Homeless Awareness Pavilion/ Academic 2015
Digital Design and
Full scale Fabrication
Institute of Architecture -
Die Angewandte Vienna,
Bollinger+Grohmann Engineers, Loftcity Brotfabrik
The noHOME pavilion shall paraphrase the idea of a sheltered space, which at the same time does not satisfy the basic needs of a home (protection, sleeping, eating, living). It is conceived as an architectural opportunity to draw public attention towards the social problem of being without a home/homeland.
The aim of the design is to raise consciousness about implications of being homeless for the persons concerned and their perception in society. In order to achieve this, the design explores and evokes subjective feelings such as the lack of privacy and the missing of a protective interior, a certain ambiguity between inside and outside with varying degrees of exposure, the perception of a hostile environment leading to an aggressive contextual interface and a limitation of space without the provision of shelter functions to weather conditions.
Structural Design Concept
The project examines the potential of polymer concrete applications and the production of wood/polymer concrete composite materials in the large-scale architectural production. This polymer concrete was cast with laminated wood materials to create structural stiff nodes. The necessary formwork was developed from the node geometry, thus eliminating the operation of the formwork removal. The CNC milled,3-layer spruce timber boards were fixed temporarily with screws, then filled with polymer concrete and thus rigidly connected. The cured polymer concrete/wood node has high structural capabilities, and can withstand both pressure and tensile forces.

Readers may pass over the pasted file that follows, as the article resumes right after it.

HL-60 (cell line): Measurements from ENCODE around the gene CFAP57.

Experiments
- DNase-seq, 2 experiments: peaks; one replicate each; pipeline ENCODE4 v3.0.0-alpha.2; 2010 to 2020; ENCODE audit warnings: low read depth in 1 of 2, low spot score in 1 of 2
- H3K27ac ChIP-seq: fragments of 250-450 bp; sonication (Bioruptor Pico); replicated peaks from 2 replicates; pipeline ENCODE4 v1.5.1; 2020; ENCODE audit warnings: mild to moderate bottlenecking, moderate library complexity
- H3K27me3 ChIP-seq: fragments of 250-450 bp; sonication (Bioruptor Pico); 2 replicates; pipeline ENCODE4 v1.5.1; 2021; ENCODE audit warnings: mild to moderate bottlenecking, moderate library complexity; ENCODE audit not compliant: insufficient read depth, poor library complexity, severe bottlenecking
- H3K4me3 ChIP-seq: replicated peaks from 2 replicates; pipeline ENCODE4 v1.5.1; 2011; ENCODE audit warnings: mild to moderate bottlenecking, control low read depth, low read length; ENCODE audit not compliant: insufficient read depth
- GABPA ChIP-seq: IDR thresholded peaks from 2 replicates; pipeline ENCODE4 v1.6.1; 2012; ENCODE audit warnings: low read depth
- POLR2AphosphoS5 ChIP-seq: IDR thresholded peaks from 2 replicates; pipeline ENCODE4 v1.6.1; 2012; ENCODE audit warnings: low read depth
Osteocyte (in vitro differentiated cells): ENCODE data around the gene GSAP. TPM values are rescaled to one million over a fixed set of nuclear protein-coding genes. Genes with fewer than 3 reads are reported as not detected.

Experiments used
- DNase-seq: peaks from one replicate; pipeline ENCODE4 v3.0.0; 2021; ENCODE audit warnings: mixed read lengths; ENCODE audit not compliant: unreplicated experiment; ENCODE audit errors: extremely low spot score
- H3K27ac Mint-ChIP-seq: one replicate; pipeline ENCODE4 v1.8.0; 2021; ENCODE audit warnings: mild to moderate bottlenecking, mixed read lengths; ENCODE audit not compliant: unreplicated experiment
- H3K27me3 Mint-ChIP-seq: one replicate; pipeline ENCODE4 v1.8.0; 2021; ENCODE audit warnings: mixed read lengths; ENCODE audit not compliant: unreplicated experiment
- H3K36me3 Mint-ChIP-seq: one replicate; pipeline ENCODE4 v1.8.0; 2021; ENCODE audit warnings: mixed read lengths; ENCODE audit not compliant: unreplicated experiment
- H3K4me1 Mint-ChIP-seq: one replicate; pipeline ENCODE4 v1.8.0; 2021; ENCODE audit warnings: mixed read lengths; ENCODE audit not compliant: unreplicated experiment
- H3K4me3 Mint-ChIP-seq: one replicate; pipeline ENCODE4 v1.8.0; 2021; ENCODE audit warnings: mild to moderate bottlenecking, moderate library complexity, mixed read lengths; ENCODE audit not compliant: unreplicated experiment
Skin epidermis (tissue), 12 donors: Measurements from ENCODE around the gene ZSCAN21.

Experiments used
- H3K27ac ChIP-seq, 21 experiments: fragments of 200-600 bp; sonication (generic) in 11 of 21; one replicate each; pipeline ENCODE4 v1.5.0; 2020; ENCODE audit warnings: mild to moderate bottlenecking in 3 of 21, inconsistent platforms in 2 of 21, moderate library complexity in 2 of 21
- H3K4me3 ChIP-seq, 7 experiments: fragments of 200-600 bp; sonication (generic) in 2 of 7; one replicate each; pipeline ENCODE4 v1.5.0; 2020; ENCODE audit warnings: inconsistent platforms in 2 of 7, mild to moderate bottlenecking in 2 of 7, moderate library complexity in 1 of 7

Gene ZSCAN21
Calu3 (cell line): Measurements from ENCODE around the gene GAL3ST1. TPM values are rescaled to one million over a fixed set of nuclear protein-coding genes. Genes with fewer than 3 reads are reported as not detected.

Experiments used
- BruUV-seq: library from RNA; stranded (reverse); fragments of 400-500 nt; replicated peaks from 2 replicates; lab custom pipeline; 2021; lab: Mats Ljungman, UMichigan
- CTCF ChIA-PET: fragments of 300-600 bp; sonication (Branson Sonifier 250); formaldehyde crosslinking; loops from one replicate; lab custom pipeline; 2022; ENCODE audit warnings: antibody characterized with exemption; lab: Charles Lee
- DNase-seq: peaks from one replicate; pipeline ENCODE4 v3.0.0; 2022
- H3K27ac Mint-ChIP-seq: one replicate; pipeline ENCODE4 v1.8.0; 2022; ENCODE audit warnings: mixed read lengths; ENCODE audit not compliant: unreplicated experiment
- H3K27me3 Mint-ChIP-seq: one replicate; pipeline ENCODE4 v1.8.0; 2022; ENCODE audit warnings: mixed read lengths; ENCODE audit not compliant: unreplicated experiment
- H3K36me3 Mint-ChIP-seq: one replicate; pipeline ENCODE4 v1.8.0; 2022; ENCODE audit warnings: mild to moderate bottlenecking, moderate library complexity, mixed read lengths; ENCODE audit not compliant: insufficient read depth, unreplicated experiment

The support system has been developed from the so-called Zollinger system, where small modules are prefabricated and joined to form a greater structure. We created a parametric model in the Rhinoceros and Grasshopper software, and tested virtually various subdivision densities and node sizes. The overall structure was evaluated with the structural analysis tool Karamba, the different heights of the lamellas arise from the constructive analysis of stresses and deflections under vertical and horizontal loading.
All 122 nodes were cast separately and bolted on-site. The geometry has been developed with the assistance of the software plugin Rhino Vault to develop a purely compressive load freeform shell. Therefore, no supporting formwork was needed for construction.
The construction was also based on preliminary investigations with polymer concrete at the University of Trier (Prof. Wieland Becker and Prof. Robert Thum). Bollinger Grohmann Ingenieure (Robert Vierlinger) supported this research with Structural and digital design experise.
Other team members: Andrei Gheorghe, Robert Vierlinger, Jiaxing Lu, Christian Schwarzwimmer, Agnese Trinchera, Anna Sergeeva, Banafsheh Fahimipour, Carina Zabini, Cecilia Sannella, Ceren Yonetim, Adam Sebestyen, Afshin Koupaei, Andrea CArniti, Angelica Lorenzi, Atanas Zhelev, Barbara Schickermueller, Eva Blaskova, Florian Smutny, Jiri Vitek, Johanna Joekalda, Julia Karnaukhova, Leah Park, Mathias Stigsen, Miro Straka, Bernd Seidl, Dennis Schiaroli, Fady Haddad, Johanna Jelinek; johannes Cziegler, Kaan Karabagli, Nasim Nabavi, Nicolas Gold, Luca Beltrame, Sophia Keivanio, Sophie Gierlinger, Sven Winkler, Ziwar Al Nouri, Marko Margeta, Katerina Joannides, Maria Korolova, Mary Denman, Niklas Knap, Roman Hajtmanek